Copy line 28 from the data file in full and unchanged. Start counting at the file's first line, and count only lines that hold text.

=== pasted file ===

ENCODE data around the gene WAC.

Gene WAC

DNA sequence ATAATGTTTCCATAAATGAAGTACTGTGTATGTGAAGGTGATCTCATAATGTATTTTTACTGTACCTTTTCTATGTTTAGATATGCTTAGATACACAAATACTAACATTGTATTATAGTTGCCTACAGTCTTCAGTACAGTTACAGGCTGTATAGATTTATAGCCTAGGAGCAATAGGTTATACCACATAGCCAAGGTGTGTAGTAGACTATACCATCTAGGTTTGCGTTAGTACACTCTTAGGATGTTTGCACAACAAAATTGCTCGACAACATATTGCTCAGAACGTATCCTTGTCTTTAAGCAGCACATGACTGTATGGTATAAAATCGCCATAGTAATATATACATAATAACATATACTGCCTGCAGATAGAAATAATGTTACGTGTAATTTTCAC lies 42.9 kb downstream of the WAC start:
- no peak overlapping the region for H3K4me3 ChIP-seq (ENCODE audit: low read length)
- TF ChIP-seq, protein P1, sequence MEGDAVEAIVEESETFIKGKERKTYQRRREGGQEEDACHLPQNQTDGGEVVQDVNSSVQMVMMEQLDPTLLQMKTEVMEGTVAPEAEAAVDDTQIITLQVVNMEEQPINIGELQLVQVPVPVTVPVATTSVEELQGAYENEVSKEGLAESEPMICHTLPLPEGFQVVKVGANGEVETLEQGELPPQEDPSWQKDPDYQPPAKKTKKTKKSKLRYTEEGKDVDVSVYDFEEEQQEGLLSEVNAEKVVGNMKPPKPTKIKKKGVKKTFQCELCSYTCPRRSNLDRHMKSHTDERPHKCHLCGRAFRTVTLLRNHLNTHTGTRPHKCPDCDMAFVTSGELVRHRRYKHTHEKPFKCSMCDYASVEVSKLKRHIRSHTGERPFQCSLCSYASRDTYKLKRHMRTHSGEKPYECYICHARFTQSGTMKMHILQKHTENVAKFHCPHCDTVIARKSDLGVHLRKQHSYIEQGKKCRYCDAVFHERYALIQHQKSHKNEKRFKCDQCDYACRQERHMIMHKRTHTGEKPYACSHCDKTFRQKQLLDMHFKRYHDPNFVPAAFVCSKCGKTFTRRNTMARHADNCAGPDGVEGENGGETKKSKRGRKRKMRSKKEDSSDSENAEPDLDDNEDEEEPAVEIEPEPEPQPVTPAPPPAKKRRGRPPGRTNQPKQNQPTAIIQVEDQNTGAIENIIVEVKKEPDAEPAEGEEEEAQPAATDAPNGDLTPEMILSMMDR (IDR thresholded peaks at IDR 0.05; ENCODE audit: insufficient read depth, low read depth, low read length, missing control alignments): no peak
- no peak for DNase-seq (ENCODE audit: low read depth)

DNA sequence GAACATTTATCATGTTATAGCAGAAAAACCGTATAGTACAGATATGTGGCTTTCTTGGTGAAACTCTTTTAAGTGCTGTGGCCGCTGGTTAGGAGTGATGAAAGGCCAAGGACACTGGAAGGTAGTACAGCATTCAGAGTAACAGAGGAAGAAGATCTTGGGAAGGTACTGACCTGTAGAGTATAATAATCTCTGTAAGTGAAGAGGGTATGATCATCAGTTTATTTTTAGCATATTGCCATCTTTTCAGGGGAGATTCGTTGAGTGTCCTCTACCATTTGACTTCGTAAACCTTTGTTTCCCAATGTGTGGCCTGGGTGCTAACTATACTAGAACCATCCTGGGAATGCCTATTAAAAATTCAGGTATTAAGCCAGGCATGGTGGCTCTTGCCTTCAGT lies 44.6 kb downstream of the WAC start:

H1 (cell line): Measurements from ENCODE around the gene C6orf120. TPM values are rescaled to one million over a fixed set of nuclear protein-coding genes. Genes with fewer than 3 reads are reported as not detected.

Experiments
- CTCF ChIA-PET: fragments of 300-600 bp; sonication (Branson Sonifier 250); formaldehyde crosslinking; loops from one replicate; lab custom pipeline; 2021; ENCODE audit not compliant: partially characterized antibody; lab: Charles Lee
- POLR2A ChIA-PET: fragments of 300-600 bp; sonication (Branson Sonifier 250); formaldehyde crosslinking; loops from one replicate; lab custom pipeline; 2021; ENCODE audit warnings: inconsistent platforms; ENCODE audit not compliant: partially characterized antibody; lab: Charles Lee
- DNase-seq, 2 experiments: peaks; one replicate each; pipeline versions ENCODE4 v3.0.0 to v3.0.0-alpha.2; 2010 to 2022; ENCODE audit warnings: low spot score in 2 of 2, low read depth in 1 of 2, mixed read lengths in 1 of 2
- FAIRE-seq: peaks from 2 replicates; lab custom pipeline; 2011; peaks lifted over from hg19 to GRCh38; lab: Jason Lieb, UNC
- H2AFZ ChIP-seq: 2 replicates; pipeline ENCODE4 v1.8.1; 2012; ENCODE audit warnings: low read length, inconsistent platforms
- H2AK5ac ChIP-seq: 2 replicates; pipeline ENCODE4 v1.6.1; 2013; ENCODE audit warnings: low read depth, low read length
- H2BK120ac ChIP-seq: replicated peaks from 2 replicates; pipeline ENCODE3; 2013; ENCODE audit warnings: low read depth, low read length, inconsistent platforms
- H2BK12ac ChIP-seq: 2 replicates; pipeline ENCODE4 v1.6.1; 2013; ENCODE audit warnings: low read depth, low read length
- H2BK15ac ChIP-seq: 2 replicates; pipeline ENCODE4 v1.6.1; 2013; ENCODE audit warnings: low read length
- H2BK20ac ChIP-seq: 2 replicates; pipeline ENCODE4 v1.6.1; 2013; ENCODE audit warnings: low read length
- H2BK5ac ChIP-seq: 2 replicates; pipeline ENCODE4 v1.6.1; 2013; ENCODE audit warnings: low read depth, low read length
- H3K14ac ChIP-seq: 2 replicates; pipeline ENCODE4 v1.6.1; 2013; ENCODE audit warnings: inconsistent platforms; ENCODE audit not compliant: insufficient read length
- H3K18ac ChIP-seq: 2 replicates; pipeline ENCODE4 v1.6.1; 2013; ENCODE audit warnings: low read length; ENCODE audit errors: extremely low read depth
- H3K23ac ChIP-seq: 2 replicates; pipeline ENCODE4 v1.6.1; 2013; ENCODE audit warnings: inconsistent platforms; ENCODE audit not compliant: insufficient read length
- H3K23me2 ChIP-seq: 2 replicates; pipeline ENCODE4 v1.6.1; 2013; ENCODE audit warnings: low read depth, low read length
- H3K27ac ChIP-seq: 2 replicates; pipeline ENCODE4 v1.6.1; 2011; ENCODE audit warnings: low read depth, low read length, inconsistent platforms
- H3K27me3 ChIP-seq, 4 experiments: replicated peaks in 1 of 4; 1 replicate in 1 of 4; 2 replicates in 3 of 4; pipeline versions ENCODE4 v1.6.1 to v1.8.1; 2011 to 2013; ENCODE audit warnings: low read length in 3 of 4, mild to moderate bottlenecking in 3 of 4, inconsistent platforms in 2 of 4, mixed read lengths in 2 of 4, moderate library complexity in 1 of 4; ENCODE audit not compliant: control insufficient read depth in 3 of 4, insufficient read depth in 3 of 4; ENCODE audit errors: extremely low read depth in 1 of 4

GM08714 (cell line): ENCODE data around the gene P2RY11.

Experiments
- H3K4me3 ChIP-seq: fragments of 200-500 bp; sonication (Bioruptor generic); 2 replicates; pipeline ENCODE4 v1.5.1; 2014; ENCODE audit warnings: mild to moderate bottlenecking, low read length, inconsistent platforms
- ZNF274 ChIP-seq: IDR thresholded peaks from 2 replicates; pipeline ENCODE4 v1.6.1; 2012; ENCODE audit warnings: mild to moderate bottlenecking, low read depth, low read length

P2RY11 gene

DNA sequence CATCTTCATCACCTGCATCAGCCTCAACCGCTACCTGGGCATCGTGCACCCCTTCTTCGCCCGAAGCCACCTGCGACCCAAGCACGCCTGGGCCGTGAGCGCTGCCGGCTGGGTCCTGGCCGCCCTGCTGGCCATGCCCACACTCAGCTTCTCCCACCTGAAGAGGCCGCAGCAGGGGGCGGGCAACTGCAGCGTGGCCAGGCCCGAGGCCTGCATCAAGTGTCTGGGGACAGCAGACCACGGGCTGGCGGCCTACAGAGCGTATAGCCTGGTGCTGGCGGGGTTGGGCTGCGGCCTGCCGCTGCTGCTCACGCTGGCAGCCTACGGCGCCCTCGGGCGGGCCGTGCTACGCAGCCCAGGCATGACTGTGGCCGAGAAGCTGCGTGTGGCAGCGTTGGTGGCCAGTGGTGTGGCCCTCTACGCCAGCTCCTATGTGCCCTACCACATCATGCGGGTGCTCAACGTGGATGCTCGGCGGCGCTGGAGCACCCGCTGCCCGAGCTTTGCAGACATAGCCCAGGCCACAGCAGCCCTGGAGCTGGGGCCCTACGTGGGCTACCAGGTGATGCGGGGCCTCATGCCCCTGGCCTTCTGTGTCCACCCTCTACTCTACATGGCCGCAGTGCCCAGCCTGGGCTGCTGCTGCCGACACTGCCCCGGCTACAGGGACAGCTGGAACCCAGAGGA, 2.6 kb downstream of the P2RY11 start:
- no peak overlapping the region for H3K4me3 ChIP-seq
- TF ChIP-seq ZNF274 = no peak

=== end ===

Experiments